Reserving the grain technique does NOT avoid an overly tart beer. Get your water right and the beer will follow.

+1.  I brewed a heavy RIS with this technique last summer that I ended up dumping due to lack of proper water salt additions and balancing the proper pH in the mash(before I studied water).  The beer came out tart and acidic past the point of my likability.  Drain pour!
For others that have a tart beer, try adding some baking soda or pickinling ime in small doses until you like it. Beats having to dump a batch.

+1 to this.

All Grain Brewing / Re: Step Mash to Batch
« on: May 28, 2015, 05:57:42 PM »
I find the no sparge to give a better malt presence. I use it a lot for smaller beers where you want a lot of flavor without a lot of alcohol. It may be a reduction in tannin extraction that makes it seem maltier and richer or it may be my imagination but it does seem to work well. you target a much thinner final mash when no sparge is used. I will often to a mashout to get my final volume and hopefully knock out the last of the enzymes to maintain a less fermentable wort.

Here's an article by John Palmer that explains the no sparge method:

It should give you an idea of how to adjust the recipe if you wanted to batch sparge instead.

Thanks for the link, but that version of no sparge is different than what I'm seeing in this book. There is no increase in the grain bill here. For example, his New World IPA recipe calls for Step Infusion and no sparge.

Step infusion and no sparge are not mutually exclusive. step infusion just has you increasing the temp of your mash by adding hot water. no sparge just means only draining the mash and not adding more water after.

Beer Recipes / Re: WERID BEER
« on: May 28, 2015, 02:04:02 PM »
Smokey and spicy should go very will together. Think barbque(the kind with sauce) or smoked chili peppers. Black pepper bacon for that matter.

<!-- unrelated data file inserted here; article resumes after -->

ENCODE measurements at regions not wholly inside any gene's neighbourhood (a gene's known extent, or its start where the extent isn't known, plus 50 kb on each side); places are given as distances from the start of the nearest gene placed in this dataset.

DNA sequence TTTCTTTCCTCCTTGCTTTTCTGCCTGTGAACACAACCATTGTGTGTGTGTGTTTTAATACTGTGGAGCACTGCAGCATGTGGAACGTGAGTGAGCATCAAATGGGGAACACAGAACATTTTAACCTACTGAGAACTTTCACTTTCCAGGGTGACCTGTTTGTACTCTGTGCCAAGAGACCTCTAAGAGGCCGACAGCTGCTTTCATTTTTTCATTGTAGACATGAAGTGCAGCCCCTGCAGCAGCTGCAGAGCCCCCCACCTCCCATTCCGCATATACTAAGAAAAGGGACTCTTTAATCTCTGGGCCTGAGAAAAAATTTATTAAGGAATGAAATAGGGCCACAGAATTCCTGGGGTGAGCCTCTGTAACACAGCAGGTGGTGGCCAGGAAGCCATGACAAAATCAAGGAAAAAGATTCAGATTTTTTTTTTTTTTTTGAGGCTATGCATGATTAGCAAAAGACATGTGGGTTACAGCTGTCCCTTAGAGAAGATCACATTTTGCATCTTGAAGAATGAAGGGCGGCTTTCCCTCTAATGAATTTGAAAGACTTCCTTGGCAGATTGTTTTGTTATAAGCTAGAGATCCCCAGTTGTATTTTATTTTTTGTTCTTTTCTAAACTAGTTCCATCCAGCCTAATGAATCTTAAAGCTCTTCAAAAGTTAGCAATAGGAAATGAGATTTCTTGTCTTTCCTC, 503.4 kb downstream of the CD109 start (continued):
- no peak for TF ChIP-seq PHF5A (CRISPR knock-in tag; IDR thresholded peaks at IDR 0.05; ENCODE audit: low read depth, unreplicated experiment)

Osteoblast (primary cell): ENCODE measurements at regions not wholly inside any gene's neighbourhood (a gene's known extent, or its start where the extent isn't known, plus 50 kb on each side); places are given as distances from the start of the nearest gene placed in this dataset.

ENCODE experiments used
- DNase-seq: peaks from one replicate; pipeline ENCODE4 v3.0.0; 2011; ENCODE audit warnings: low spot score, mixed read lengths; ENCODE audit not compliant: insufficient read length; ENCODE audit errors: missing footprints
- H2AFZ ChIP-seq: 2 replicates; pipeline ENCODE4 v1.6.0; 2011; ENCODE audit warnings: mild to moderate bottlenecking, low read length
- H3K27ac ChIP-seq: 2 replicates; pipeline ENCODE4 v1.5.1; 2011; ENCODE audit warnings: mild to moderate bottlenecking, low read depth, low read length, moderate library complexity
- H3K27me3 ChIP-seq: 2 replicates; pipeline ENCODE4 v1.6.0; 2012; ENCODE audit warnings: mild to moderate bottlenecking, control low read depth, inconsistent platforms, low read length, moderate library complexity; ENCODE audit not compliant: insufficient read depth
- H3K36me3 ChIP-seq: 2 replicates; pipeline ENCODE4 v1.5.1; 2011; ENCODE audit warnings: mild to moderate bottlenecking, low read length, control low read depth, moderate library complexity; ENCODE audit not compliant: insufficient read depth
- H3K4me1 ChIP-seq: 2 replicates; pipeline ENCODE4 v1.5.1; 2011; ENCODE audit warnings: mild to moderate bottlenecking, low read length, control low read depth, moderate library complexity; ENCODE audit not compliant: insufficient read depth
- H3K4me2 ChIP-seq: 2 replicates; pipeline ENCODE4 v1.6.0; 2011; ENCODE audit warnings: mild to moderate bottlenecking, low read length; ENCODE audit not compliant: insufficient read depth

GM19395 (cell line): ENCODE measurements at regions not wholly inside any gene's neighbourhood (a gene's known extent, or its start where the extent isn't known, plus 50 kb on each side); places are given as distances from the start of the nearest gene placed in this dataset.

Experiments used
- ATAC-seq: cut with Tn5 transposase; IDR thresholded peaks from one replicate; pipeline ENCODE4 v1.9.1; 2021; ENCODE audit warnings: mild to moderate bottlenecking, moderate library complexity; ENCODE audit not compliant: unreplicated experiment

Beer Recipes / Re: WERID BEER
« on: May 28, 2015, 11:27:30 AM »
I think it highly unlikely that it will stop at 73% attentuation with that yeast. Saisons dry out even without sugar. that said, and above comments about why black... but if you want it black make it black. I would use the darker carafa in lower quantity though.

Beer Recipes / Re: Sprucey rye saison
« on: May 28, 2015, 06:40:15 AM »
The only thing I'll add is to get out there right away and get the spruce tips and freeze them. you want to use the fresh light green spring tips which are still out here in VT, USA but I'm not sure what the seasonal progression is like where you are.

It's about time to get this year's xmas beer test batch brewed. I am thinking of brewing a double black ale based on my schwarzbier recipe.

Right now my plan is to use the exact same grain bill but decrease the batch size to hit an OG around 1.080. Also I will increase the hop additions to match the IBU:OG of the normal beer. I will probably mash lower and longer than usual in order to encourage attenuation and am considering a small amount of sugar.

Any feedback?

two things leap out at me. first, I don't think you need the sugar at 1.080. mash long and low and pitch plenty of yeast into well aearated wort and it'll dry out just fine.

Second, I would consider scaleing down your specialty malts with the batch size so as not go get too roasty/munichy. when I'm 'imperializing' a recipe I bump the base malt and/or sugar to get my target gravity and leave everything else alone.